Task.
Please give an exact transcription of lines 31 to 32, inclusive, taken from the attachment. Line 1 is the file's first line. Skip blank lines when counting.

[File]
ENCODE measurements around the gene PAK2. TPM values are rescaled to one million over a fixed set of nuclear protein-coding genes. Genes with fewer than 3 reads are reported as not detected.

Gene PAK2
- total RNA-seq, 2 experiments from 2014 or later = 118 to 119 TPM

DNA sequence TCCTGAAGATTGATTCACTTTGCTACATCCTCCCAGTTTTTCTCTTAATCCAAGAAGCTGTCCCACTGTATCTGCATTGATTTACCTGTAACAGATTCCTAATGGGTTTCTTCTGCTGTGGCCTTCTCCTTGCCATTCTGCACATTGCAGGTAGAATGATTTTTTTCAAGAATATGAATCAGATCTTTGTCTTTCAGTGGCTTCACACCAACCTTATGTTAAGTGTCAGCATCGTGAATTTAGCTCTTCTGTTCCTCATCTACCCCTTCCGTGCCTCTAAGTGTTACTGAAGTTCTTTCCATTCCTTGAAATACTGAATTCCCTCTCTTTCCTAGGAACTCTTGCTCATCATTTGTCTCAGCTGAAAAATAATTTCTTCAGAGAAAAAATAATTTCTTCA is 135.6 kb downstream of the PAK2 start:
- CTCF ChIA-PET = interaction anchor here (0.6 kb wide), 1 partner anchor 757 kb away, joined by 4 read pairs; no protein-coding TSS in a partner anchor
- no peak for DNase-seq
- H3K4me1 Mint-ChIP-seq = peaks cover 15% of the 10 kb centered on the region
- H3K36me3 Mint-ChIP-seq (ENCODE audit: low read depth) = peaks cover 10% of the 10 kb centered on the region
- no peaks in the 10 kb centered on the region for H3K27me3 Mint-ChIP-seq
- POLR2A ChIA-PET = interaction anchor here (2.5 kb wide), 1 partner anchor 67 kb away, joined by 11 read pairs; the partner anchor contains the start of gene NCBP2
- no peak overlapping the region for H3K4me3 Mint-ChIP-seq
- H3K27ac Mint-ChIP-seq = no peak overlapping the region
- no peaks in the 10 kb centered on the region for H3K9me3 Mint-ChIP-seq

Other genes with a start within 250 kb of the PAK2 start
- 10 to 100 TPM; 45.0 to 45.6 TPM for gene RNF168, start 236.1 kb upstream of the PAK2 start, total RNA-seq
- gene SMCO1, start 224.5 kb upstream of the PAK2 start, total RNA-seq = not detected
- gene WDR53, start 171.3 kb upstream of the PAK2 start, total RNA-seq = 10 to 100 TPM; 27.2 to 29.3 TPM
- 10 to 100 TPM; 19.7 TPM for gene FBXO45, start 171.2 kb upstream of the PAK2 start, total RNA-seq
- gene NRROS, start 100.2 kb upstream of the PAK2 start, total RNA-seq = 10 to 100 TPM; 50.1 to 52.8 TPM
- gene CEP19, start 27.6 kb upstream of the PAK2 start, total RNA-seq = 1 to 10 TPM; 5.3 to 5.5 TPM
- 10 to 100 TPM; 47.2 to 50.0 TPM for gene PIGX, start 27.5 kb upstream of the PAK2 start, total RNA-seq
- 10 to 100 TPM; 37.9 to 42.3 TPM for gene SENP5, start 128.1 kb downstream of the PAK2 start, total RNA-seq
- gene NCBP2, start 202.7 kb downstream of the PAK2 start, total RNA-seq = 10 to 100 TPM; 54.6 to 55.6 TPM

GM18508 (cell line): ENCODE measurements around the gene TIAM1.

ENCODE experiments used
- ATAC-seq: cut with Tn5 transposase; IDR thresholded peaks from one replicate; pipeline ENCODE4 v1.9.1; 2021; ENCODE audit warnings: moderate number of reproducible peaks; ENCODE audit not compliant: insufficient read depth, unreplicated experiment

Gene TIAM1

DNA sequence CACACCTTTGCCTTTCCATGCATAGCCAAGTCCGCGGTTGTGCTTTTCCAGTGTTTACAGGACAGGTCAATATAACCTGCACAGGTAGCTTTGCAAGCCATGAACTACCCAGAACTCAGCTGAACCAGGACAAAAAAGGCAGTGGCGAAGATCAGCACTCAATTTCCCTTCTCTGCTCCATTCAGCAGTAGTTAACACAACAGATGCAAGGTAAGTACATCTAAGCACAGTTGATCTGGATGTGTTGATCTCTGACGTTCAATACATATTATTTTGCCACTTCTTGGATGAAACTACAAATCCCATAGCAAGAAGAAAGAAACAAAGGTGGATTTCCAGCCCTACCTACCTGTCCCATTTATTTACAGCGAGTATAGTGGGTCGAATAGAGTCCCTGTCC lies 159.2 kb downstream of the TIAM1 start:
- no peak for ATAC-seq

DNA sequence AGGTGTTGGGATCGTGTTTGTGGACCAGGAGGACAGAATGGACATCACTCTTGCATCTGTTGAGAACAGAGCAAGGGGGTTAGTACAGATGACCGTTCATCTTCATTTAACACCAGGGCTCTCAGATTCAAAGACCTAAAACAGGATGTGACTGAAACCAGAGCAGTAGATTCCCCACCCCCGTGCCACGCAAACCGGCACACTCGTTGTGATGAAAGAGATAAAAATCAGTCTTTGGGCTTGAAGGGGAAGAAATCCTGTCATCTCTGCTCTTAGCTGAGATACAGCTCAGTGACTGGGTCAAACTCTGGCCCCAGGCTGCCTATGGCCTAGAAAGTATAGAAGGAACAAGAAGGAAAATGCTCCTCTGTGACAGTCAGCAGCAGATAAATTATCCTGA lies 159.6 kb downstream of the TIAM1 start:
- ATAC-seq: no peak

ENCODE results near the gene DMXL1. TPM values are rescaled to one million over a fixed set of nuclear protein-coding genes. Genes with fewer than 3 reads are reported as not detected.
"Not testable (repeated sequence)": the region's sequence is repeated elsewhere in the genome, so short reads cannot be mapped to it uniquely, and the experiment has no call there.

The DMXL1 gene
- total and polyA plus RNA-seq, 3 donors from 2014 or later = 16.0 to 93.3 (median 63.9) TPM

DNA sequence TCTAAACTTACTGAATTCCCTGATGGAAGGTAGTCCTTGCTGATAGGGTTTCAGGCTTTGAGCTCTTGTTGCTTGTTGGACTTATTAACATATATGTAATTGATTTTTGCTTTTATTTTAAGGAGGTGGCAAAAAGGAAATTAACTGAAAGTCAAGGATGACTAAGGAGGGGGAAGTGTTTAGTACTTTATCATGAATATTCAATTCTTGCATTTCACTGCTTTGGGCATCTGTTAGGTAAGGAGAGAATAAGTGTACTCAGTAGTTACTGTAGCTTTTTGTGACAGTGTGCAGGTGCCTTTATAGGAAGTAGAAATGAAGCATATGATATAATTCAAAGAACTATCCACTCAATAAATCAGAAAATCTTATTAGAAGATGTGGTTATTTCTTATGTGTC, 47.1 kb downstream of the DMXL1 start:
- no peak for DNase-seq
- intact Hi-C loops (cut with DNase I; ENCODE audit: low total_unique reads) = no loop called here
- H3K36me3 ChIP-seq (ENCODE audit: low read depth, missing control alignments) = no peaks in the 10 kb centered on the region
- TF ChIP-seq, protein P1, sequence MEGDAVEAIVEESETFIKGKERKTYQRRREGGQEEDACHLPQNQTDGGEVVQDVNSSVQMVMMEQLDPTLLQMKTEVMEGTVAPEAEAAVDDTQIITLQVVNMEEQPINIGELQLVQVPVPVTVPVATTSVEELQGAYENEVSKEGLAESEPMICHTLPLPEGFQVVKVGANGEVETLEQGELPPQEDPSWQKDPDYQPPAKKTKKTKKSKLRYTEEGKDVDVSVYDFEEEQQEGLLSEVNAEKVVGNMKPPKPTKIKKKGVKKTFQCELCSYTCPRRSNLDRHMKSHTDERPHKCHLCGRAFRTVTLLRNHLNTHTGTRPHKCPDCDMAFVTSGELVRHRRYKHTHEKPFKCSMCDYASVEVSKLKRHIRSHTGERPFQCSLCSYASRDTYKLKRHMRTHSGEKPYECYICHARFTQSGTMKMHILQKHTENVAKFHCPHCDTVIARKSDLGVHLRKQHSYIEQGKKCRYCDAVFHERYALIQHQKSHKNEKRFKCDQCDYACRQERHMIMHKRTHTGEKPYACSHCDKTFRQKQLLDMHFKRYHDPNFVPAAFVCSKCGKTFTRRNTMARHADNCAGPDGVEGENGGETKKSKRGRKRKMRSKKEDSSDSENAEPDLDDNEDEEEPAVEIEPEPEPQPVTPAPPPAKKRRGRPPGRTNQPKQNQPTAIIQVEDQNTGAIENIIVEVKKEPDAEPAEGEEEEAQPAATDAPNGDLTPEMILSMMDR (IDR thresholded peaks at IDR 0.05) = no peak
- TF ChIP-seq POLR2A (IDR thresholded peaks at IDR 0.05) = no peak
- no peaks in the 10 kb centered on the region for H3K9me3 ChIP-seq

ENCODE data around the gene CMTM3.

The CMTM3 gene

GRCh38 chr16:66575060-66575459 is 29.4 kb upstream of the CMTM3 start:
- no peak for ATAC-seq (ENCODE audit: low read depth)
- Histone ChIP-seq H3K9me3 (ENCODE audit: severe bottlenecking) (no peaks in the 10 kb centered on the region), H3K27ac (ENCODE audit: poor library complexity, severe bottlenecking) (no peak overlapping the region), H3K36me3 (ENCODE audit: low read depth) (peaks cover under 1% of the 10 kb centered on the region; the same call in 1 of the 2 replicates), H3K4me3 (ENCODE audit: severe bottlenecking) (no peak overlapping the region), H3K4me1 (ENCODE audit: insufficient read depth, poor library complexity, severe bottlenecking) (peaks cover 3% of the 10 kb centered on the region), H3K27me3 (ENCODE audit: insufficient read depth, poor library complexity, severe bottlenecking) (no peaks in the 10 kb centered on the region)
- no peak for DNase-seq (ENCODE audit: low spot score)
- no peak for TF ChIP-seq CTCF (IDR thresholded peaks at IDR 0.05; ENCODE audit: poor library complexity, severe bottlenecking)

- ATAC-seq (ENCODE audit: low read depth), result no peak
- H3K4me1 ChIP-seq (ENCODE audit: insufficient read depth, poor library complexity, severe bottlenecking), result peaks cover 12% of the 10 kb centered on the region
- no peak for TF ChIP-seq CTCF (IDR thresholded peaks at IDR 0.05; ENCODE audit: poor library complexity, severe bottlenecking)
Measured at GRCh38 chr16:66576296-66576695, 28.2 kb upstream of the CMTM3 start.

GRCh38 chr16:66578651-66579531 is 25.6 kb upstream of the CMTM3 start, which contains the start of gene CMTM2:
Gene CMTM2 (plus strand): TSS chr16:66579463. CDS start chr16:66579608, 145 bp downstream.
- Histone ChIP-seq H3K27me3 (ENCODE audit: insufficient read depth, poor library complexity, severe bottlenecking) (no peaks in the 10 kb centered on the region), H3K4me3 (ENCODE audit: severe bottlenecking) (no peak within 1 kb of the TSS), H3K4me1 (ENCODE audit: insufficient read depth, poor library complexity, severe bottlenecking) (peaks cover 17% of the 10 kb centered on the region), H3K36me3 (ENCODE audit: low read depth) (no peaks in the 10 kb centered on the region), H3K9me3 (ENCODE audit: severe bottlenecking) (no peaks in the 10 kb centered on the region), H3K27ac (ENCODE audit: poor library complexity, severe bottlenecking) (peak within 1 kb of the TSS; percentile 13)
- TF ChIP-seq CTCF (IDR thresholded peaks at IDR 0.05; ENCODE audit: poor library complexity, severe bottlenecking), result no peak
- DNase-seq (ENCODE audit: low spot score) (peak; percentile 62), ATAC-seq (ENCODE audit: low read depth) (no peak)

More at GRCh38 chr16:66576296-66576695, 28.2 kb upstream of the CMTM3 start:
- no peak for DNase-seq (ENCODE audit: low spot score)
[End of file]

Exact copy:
- ATAC-seq: no peak

ENCODE results near the gene DMXL1. TPM values are rescaled to one million over a fixed set of nuclear protein-coding genes. Genes with fewer than 3 reads are reported as not detected.